5. Lack of explanation as to how damages would be proven : Even assuming that all elements of liability (including injury) were established as to Mr. Chung and that his claims were representative such that resolution of defendants' liability as to him would resolve defendants' liability as to the remainder of the class, plaintiffs have not shown or explained, concretely, how damages would be calculated as to any individual purchaser. Individualized damages inquiries are not necessarily inconsistent with class certification. See Wallace v. IntraLinks, 302 F.R.D. 310, 318 (S.D.N.Y. 2014). However, to evaluate the Rule 23 elements of predominance and superiority, see Fed.R.Civ.P. 23(b)(3), the Court must understand, concretely, how plaintiffs propose to reliably establish damages. See Comcast Corp. v. Behrend, l33 S.Ct. 1426, 1433 (2013) (Absent a sound model "establishing that damages are capable of measurement on a classwide basis, " plaintiffs "cannot show Rule 23(b)(3) predominance: Questions of individual damage calculations will inevitably overwhelm questions common to the class."); In re U.S. Foodserv. Inc. pricing Litig., 729 F.3d 108, 123 n.8 (2d Cir. 2013) ("[C]ourts should examine the proposed damages methodology at the certification stage to ensure that it is consistent with the classwide theory of liability and capable of measurement on a classwide basis.").
6. Lack of citations to admissible evidence : The period for fact discovery closed on October 27, 2014, see Dkt. 140, but the authority cited for virtually all factual representations in plaintiffs' class certification papers are the allegations made in plaintiffs' class action complaint. See, e.g., Pl. Br. 4-5 (citing only the SAC for the propositions that, inter alia, Smartheat officers entered a lock-up agreement in January 2009, secretly amended the agreement in February 2010, and sold 380, 000 shares between February and August 2010). And defendants dispute many of plaintiffs' factual claims ( e, g., whether the lock-up agreement was secretly amended, when the insider sales occurred, etc.). Although the Court's role at the class-certification stage is not to resolve factual disputes, the Court must ensure that there is a basis in admissible evidence for each factual representation made in support of class certification to assure that a class is not certified based on conjecture as opposed to provable facts. See, e.g., Cuevas v. Citizens Fin. Grp., Inc., 526 F.App'x 19, 21-22 (2d Cir. 2013) (summary order) ("[T]he district court must conduct a rigorous analysis' in determining whether [Rule 23's] requirements have been met. In making this determination, the district judge is to assess all of the relevant evidence admitted at the class certification stage' and resolve all material disputed facts." (quoting Comcast, 133 S.Ct. at 1432)).
For these reasons, on the present record, the Court cannot, and does not, find that the Rule 23 requirements of commonality, typicality, adequacy, predominance, or superiority have been established "by a preponderance of the evidence.'" See Amara v. CIGNA Corp., No. 13 Civ. 447, 2014 WL 7272283, at*7 (2d Cir. Dec. 23, 2014) (quoting Malarkey v. Texaco, Inc., 983 F.2d 1204, 1214 (2d Cir. 1993). For a class to be certified in this case, a far more rigorous, and a far more convincing, submission must be made, The Court, accordingly, denies plaintiffs' motion for class certification. The denial is without prejudice-the Court will give plaintiffs one final opportunity to seek class certification.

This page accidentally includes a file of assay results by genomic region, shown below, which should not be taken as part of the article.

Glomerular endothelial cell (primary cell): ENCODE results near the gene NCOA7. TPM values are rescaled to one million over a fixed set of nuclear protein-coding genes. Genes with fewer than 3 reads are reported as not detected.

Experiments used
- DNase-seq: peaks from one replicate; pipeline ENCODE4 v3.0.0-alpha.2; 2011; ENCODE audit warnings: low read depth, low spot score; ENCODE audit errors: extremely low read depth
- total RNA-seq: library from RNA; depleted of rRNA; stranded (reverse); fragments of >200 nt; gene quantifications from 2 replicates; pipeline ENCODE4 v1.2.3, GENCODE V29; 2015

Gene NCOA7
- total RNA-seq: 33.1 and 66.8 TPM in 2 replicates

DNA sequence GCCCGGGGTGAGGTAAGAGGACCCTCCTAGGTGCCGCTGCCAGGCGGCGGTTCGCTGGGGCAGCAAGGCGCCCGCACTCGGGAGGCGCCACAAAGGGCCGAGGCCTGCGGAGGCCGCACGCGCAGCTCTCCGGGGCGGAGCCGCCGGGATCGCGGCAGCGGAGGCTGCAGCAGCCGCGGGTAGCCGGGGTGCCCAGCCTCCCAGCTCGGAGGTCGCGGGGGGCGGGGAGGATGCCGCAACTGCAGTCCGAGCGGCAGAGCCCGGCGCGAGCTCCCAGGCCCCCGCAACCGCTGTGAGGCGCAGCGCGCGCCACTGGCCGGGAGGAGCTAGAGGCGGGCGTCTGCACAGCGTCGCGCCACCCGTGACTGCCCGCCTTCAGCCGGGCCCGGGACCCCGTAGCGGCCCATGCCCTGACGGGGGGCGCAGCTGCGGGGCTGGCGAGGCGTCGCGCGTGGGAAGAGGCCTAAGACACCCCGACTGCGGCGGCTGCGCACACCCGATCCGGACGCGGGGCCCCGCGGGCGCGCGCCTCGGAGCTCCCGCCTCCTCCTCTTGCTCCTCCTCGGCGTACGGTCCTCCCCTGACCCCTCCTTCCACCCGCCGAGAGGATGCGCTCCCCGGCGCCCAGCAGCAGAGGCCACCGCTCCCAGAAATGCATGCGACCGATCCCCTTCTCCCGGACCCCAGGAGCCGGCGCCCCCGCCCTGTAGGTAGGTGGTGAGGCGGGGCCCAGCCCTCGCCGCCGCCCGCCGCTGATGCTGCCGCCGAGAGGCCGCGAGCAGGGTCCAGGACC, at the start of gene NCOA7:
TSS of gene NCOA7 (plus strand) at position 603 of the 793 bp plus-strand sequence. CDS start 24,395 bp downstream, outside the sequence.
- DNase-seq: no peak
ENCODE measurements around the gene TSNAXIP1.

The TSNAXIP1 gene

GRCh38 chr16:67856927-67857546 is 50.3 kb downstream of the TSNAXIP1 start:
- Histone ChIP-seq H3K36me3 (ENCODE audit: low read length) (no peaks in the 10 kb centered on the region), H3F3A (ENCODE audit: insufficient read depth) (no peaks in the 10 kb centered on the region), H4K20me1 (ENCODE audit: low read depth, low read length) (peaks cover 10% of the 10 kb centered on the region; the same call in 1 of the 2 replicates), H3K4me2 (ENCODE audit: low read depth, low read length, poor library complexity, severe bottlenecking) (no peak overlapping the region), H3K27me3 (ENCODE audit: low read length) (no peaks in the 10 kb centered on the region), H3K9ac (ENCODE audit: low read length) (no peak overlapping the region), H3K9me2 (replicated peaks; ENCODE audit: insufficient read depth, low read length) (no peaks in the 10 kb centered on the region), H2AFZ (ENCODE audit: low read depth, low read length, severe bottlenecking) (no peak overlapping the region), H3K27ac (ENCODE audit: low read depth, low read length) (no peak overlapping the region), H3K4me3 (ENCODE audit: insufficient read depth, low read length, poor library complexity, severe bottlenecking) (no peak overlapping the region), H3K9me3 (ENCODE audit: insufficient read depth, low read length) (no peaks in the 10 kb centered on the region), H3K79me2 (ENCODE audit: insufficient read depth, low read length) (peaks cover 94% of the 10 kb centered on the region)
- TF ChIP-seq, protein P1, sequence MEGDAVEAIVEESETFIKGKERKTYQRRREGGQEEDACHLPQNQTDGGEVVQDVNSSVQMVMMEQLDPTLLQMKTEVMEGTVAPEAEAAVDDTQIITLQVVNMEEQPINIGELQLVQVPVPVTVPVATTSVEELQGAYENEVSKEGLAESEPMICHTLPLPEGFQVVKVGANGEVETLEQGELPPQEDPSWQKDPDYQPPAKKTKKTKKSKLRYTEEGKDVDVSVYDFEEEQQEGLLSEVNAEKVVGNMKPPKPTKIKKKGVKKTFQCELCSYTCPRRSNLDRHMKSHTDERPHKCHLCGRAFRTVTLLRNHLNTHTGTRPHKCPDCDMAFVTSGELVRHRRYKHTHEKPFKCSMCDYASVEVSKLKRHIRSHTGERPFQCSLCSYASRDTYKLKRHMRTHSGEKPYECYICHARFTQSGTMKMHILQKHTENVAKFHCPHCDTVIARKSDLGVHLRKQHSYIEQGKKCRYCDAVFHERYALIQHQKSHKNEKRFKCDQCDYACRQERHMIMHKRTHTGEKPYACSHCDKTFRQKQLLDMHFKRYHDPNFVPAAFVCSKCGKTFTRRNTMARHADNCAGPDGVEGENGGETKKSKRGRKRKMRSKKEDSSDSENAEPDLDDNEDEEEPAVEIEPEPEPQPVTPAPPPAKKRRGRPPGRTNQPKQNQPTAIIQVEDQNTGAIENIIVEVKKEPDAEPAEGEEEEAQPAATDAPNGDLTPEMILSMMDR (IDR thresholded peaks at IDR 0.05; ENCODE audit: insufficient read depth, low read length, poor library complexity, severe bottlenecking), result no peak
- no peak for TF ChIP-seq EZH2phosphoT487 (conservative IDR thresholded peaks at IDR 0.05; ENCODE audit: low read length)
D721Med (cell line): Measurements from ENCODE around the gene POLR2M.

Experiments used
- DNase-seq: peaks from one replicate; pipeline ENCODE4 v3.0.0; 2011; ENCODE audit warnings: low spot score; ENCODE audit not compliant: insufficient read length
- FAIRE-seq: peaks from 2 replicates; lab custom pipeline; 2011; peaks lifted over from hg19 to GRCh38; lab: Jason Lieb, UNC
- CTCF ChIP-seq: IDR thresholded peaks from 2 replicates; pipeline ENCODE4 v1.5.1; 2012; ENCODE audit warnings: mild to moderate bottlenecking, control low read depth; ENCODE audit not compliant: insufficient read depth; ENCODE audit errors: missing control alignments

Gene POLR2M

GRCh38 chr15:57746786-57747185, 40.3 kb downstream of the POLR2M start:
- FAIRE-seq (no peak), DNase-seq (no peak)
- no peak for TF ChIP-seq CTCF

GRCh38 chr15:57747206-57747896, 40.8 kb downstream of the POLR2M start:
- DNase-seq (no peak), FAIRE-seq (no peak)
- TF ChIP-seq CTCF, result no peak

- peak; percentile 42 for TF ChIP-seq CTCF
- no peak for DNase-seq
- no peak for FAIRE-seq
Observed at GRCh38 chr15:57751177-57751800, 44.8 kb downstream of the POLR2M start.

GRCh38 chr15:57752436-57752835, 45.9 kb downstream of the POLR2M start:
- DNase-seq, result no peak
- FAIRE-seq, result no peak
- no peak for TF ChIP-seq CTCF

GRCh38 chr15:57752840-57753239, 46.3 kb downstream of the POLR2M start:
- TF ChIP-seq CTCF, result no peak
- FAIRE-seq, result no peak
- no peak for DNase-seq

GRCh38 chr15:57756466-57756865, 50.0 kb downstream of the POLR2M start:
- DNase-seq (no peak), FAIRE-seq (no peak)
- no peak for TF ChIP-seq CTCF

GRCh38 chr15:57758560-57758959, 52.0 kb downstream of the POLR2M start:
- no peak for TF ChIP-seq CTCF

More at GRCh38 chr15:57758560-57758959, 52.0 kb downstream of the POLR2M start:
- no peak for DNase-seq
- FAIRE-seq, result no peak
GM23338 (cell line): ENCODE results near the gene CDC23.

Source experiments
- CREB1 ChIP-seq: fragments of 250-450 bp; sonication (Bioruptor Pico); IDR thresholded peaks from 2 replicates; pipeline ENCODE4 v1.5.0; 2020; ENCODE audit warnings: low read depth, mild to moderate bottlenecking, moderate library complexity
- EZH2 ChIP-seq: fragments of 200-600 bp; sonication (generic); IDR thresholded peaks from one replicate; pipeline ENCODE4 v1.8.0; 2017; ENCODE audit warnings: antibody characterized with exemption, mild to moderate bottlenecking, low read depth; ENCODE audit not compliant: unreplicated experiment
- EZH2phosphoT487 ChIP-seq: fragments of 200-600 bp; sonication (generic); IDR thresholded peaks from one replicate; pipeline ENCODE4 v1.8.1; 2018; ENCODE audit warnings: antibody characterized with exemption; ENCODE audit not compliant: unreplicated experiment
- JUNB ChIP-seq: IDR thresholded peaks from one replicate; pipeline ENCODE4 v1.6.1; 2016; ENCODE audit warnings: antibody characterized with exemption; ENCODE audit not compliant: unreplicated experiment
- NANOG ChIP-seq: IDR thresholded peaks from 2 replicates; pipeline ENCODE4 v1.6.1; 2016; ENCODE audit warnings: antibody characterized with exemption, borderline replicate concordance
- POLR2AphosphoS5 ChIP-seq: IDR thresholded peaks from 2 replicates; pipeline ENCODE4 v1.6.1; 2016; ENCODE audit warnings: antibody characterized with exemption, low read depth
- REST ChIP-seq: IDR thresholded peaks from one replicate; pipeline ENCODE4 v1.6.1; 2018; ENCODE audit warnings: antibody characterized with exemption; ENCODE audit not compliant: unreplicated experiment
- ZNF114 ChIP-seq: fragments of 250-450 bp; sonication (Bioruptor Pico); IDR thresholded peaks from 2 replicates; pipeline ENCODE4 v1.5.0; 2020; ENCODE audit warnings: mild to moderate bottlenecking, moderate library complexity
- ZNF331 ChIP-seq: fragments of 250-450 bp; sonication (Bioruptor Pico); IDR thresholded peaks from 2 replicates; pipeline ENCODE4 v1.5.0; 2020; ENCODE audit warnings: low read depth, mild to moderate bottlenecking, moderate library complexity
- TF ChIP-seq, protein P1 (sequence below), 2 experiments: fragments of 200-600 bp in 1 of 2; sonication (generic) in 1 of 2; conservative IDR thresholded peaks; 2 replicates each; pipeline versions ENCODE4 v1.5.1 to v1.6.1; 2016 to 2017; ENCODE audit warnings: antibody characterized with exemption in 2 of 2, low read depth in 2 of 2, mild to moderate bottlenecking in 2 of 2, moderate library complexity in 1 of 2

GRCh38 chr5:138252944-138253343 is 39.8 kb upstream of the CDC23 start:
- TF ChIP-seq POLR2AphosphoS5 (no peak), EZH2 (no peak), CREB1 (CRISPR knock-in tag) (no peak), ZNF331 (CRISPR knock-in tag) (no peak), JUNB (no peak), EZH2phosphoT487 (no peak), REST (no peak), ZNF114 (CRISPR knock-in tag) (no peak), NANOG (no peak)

Should plaintiffs seek to move again for class certification, a revised motion in support of class certification, accompanied by all supporting documentation, is due February 17, 2015. The Court expects that any such submission will attempt to satisfactorily address the shortcomings and questions identified above.
If plaintiffs file a new certification motion, defendants' opposition papers will be due March 16, 2015. In the most recent round of class-certification briefing, it appears that defendants did not depose either the class representative, Mr. Chung, or plaintiffs' expert, Dr. Feinstein. The Court would benefit from such depositions and from defendants' close attention to the issues raised above. Should defendants pursue these depositions, the Court expects the parties to schedule them for sufficiently soon after the February 17, 2015 due date for plaintiffs' motion so as to enable defendants to meet their March 17, 2015 filing deadline.
Plaintiffs' reply brief will be due March 31, 2015, If defendants' opposition to class certification includes submissions from an expert or other declarant whom plaintiffs wish to depose, the Court will, on motion from plaintiffs, extend the due date of the reply brief by one week to enable plaintiffs to conduct that deposition and incorporate it into their reply.
In the event plaintiffs elect not to seek class certification, they are to notify defendants promptly, and the parties are to make a joint submission, due February 17, 2015, as to the future course of this litigation.
For the reasons set out above, plaintiffs' motion for class certification is denied. The Clerk of Court is respectfully directed to terminate the motions pending at docket numbers 144, 153, and 159. The schedule set out in the body of this opinion is hereby ordered.